It has come to the attention of the authorities that school is placing some youngsters under so much pressure that it might be safer to abolish it entirely and replace it with a network of self-esteem centres where the kiddies are told that they’re all doing a great job with everything and should be really proud of themselves.
This would be the logical end result of the research released this week which found that the NAPLAN tests for grades three, five, seven and nine were placing so much pressure on students that some of them are crying, getting tummy aches and even vomiting ahead of these apparently onerous exams. About 90 per cent of the teachers who responded said that stress was an issue.
I am not setting out to rubbish the research, conducted by the University of Melbourne at the behest of the Whitlam Institute, but to question whether the intention of the teachers who filled in the survey was coloured more by an industrial agenda than a focus on learning for kids and transparency for parents.
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If you had to rank the most important professions, teaching would be right up the top of the list. There is something noble about entering a profession which offers comparatively low rates for so vital a service as preparing children for a productive working life and a rounded social and intellectual life.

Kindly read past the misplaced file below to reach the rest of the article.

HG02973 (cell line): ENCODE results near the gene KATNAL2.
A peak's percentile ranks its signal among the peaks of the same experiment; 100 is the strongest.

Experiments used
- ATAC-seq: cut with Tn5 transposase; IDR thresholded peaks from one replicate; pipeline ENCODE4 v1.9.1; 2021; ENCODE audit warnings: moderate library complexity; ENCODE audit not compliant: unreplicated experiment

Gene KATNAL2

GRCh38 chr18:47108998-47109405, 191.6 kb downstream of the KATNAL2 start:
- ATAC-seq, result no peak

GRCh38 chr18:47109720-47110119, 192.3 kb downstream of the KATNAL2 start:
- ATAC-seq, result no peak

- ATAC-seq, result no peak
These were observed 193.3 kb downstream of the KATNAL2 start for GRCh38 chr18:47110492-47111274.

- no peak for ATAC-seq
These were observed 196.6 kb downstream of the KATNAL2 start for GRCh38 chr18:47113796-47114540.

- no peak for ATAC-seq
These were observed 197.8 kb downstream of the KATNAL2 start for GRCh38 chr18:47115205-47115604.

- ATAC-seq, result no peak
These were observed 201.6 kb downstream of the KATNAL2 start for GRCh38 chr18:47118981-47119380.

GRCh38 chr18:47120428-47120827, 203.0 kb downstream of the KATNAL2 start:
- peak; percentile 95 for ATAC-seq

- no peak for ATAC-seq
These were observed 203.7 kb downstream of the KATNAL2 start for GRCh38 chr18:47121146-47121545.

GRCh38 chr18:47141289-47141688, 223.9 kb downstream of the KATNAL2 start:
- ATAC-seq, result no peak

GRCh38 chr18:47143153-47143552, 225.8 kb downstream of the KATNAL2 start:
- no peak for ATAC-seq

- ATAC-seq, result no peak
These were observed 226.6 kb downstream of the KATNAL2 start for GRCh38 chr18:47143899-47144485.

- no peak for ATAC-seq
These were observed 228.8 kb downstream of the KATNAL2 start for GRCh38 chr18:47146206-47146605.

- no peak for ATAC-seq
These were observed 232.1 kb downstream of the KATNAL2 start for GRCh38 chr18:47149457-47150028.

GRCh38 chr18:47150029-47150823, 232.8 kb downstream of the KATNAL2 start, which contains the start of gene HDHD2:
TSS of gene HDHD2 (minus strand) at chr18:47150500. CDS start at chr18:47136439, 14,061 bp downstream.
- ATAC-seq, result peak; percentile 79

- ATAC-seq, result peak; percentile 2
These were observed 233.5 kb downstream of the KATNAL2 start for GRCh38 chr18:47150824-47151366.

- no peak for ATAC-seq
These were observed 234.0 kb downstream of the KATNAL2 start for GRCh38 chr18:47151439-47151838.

The teachers who most impress me are those who choose to work in the toughest public schools, where the idealised view of teaching spelled out above jars with the reality that “teaching” probably feels more like child-minding, with dysfunctional parenting and the absence of male role models in the family home leaving classrooms looking more like crèches for young adults who still act like little kids.
I was talking to a mate this week who also attended a fairly standard public school. She was saying that she can’t remember too many bad teachers from her school days, but will always remember the many excellent teachers she had. It’s an assessment which gels with my experience at a state school, where so many teachers went the extra yard, often outside of school hours, not just for kids who wanted to learn but also for those who did not.
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In the lead-up to the 2001 federal election, a Labor backbencher from Melbourne’s outer west weighed into the national debate on schools funding.
In a media release headed Howard’s Unfair School Funding Model Must Go, the MP attacked the Coalition Government for the funding arrangements it had introduced earlier that year.
As evidence of the inequity the release pointed out that the model treated elite private schools as more needy than public schools and gave them almost twice the funding per student. That was both “ridiculous and unfair”, the MP said. Fast forward ten years and that backbencher is now our Prime Minister.
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